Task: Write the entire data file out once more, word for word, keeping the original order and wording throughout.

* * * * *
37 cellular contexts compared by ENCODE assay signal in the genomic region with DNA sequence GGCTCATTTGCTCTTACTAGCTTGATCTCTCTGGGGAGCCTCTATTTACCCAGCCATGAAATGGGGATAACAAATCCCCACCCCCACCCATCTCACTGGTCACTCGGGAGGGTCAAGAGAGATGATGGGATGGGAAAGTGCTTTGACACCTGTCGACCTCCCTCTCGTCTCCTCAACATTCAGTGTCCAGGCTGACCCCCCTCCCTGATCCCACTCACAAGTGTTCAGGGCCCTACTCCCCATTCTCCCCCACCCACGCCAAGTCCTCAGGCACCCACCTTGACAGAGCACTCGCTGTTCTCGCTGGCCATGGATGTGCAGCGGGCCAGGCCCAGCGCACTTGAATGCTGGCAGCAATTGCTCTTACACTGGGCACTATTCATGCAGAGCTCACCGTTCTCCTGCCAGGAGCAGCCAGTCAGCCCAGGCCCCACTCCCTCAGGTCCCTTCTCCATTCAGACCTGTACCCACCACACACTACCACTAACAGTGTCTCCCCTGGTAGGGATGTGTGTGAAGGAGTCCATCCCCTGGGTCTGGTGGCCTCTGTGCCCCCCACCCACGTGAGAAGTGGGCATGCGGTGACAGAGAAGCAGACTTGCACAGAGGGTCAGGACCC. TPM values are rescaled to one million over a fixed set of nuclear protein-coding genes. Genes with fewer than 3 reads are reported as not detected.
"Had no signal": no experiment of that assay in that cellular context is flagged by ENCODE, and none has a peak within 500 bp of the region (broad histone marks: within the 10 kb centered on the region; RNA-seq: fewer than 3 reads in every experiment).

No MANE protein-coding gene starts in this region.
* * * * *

37 cellular contexts compared by ENCODE assay signal in the genomic region with DNA sequence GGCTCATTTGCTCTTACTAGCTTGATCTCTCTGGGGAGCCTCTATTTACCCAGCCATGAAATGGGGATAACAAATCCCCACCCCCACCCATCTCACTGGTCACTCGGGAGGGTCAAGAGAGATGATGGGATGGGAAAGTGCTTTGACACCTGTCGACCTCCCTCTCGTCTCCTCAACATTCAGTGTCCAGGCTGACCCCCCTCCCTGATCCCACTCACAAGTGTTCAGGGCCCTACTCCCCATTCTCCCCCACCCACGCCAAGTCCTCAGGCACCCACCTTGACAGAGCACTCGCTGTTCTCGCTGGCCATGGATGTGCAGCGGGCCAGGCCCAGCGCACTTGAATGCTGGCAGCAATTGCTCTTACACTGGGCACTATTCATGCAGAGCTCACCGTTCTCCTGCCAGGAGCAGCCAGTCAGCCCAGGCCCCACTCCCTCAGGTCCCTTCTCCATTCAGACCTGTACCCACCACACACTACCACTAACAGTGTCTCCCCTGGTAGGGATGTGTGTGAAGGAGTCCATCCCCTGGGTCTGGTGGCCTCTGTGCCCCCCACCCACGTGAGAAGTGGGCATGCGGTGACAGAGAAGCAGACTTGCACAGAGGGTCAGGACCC. TPM values are rescaled to one million over a fixed set of nuclear protein-coding genes. Genes with fewer than 3 reads are reported as not detected.
"Had no signal": no experiment of that assay in that cellular context is flagged by ENCODE, and none has a peak within 500 bp of the region (broad histone marks: within the 10 kb centered on the region; RNA-seq: fewer than 3 reads in every experiment).

No MANE protein-coding gene starts in this region.